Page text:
THE first word my nephew Nadir uttered as a child over 25 years ago was ‘tanker’. Hardly surprising as the arrival of the vehicle carrying water to his home was a regular event.
Over a quarter of a century later, things have only got worse. While having lunch with two friends the other day, one of them remarked that he was being forced to spend around Rs50,000 a month for tankers; the other one said she had to spend even more.
Both live in Karachi’s Defence Society, one of the country’s most expensive localities.
For the majority of houses here, buying tankers is the only means of getting water. But while residents in the more exclusive areas of the city can afford this, many who live in poorer districts have to queue up at public taps to fill containers to take home.
Last summer, there were water riots when the temperature soared to lethal levels. Luckily, our family home is in an older part of the city, and is still supplied through the main pipeline. But over decades now, as Karachi has grown exponentially, many of its residents have had to buy water from the tanker mafia.
And yet, nobody actually dies of thirst. The lawns of the rich are well-watered, and their swimming pools remain full. So clearly, enough water is reaching the city; the question is why can’t the city and provincial authorities supply it to homes? The answer lies in the vast amounts collected by the owners of the numerous tankers that ferry water around the city.
Our graveyards are a perfect metaphor for the chaos here.
The word on the street is that many of these belong to powerful bureaucrats and politicians, and they certainly will not deliver water through our taps. Rumour also has it that control over many of the hydrants used to fill these tankers is with the Rangers, and they extract their share from the profits.
I would have liked to blame the PPP and the MQM for this state of affairs, but military governments have come and gone as well without addressing the problem. So accustomed have we become to this state of affairs that we don’t even complain about it, considering it as normal as our filth-ridden streets.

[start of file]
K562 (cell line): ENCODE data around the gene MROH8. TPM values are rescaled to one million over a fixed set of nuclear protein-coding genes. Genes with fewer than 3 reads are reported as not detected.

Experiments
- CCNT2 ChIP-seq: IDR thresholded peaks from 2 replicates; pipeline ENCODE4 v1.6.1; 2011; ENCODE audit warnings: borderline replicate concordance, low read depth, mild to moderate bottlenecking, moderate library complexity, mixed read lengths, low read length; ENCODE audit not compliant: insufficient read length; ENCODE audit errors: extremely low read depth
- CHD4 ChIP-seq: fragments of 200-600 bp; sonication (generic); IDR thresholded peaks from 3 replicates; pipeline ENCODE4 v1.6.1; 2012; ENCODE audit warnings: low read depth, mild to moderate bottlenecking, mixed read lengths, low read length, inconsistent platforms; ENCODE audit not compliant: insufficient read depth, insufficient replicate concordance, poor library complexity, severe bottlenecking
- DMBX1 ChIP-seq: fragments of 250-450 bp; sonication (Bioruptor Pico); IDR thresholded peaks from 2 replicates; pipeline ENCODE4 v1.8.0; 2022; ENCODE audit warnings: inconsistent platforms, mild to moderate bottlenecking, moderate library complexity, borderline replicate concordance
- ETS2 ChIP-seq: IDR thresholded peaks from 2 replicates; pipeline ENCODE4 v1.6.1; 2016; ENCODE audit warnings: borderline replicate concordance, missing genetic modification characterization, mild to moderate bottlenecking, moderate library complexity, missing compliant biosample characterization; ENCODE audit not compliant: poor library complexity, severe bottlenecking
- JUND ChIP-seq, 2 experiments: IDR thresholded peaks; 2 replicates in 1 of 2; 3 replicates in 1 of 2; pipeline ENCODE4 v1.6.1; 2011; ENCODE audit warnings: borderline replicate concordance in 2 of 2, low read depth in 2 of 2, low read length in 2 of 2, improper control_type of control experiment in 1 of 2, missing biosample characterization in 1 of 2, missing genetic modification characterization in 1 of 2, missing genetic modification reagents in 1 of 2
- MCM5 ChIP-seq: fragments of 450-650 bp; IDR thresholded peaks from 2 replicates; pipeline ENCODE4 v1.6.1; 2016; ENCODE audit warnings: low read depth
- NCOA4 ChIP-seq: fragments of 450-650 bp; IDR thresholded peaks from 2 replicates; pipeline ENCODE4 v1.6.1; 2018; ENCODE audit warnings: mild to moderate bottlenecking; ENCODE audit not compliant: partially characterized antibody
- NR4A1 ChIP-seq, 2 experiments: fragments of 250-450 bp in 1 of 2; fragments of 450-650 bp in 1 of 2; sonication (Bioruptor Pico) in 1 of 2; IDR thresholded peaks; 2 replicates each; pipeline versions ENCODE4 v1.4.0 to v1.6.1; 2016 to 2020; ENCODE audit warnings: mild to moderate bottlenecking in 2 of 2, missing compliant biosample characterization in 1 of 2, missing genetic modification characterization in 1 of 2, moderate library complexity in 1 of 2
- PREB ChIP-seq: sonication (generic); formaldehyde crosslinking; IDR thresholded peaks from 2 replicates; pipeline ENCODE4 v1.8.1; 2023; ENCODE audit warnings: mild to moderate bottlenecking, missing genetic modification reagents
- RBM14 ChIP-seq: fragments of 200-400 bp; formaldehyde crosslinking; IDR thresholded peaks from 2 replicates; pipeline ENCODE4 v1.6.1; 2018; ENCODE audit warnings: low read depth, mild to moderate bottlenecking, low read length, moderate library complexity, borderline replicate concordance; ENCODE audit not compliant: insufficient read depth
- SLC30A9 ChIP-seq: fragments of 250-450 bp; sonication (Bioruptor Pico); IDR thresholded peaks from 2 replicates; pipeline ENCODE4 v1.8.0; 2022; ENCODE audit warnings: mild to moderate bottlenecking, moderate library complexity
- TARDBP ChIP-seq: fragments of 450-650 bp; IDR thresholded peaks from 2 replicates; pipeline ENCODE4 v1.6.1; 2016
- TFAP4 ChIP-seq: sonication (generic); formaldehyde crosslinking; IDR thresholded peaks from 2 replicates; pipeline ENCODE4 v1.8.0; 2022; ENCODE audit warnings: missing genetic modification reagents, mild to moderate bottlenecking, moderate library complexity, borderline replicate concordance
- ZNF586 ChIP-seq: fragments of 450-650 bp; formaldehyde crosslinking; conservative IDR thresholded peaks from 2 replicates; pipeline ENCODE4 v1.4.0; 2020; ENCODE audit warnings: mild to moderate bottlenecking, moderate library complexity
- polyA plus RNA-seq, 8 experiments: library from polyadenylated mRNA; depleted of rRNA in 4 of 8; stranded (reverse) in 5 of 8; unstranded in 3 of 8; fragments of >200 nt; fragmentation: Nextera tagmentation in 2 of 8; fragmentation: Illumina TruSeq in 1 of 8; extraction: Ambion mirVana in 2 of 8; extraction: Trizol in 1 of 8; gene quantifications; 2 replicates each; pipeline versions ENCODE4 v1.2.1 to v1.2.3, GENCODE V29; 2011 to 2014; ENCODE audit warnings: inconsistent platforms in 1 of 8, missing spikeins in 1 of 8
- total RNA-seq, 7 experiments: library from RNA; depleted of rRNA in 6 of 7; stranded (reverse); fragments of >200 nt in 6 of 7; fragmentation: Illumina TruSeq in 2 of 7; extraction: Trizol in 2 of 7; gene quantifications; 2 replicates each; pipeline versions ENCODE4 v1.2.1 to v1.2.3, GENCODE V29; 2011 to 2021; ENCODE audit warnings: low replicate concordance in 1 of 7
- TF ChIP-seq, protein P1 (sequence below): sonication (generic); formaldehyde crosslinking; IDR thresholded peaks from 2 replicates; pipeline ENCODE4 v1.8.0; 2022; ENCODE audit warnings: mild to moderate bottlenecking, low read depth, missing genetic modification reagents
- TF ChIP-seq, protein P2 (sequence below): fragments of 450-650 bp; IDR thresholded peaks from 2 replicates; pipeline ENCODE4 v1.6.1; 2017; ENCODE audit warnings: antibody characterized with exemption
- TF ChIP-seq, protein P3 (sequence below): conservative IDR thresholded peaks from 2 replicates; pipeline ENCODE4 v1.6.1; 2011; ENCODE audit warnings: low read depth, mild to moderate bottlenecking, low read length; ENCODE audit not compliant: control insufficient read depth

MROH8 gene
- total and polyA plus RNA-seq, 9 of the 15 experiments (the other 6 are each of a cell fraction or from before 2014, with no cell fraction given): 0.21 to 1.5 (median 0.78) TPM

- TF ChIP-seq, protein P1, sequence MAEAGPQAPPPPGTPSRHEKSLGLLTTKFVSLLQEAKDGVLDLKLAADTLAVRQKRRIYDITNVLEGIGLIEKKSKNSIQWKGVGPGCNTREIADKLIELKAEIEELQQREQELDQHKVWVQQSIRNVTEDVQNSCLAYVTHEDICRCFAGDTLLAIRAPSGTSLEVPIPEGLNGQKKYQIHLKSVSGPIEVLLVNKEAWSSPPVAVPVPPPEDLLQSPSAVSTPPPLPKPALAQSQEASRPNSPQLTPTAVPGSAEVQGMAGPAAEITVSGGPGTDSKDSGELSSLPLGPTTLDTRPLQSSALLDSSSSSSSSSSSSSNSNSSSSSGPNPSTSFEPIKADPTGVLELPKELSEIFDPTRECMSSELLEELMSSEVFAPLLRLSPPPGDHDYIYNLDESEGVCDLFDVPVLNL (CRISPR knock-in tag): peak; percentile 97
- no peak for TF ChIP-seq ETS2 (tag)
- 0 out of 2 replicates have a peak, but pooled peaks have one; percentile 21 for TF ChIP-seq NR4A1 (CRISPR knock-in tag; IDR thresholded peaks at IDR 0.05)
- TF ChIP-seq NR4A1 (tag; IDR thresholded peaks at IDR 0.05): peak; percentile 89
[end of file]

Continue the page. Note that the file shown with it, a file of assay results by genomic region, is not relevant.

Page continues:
In Lahore, garbage collection has been assigned to private companies, and as a result, you don’t see piles of rubbish everywhere. I am told by a town planner who has gone deeply into the matter that two mafia dons control the city’s garbage, and pay off the relevant officials for this duopoly.
They assign hundreds of young scavengers to go through the rubbish and separate items that can be recycled. Crows, kites and stray dogs account for anything even remotely edible.
Recently, I was at the Defence Society graveyard to lay a beloved aunt to rest. Even though this cemetery is relatively better organised, I still found myself clambering over graves on my way out. But the Tariq Road graveyard, where my parents and brother are buried, is a ghoulish nightmare by comparison: graves jostle each other, and many new ones are created by emptying out old ones.
Each time I go, the topography has changed and I risk life and limb, scrambling over tombstones to make my way. What should be a quiet, contemplative experience as you remember the dead becomes an obstacle course. Although this graveyard was declared full many years ago, the staff there manages to find a spot for a hefty payment.
In fact, our graveyards are a perfect metaphor for the confusion and chaos in Pakistan today. To this day, we continue to argue about the so-called ideology of Pakistan. Sectarian and ethnic strife has engulfed our society, and politicians, generals and judges all march to the beat of their respective drummers.
And where else would you see huge posters of Mumtaz Qadri plastered all over the city? Here is a convicted murderer, hanged after due process and the rejection of his mercy petition, being lionised after death. His face on the posters, surrounded by a sea of rose petals, was a sickening reminder of the mindset shared by many mullahs and their followers in the country.
And let us not forget the lawyers who showered Qadri with flowers whenever he appeared in court.
Considering the PPP is in power in Sindh, and the man Qadri assassinated was Salmaan Taseer, a party stalwart and governor of Punjab, one would have expected the provincial government to crack down on those demonstrating in favour of the hanged convict. But rallies were permitted, and mullahs ranted undisturbed against the government for carrying out the death sentence.
These are only some of the trials and tribulations the people of Karachi go through every day. Yet somehow, almost miraculously, life in the city goes on. And if I am honest, there are few other places I’d rather be.
Published in Dawn, March 19th, 2016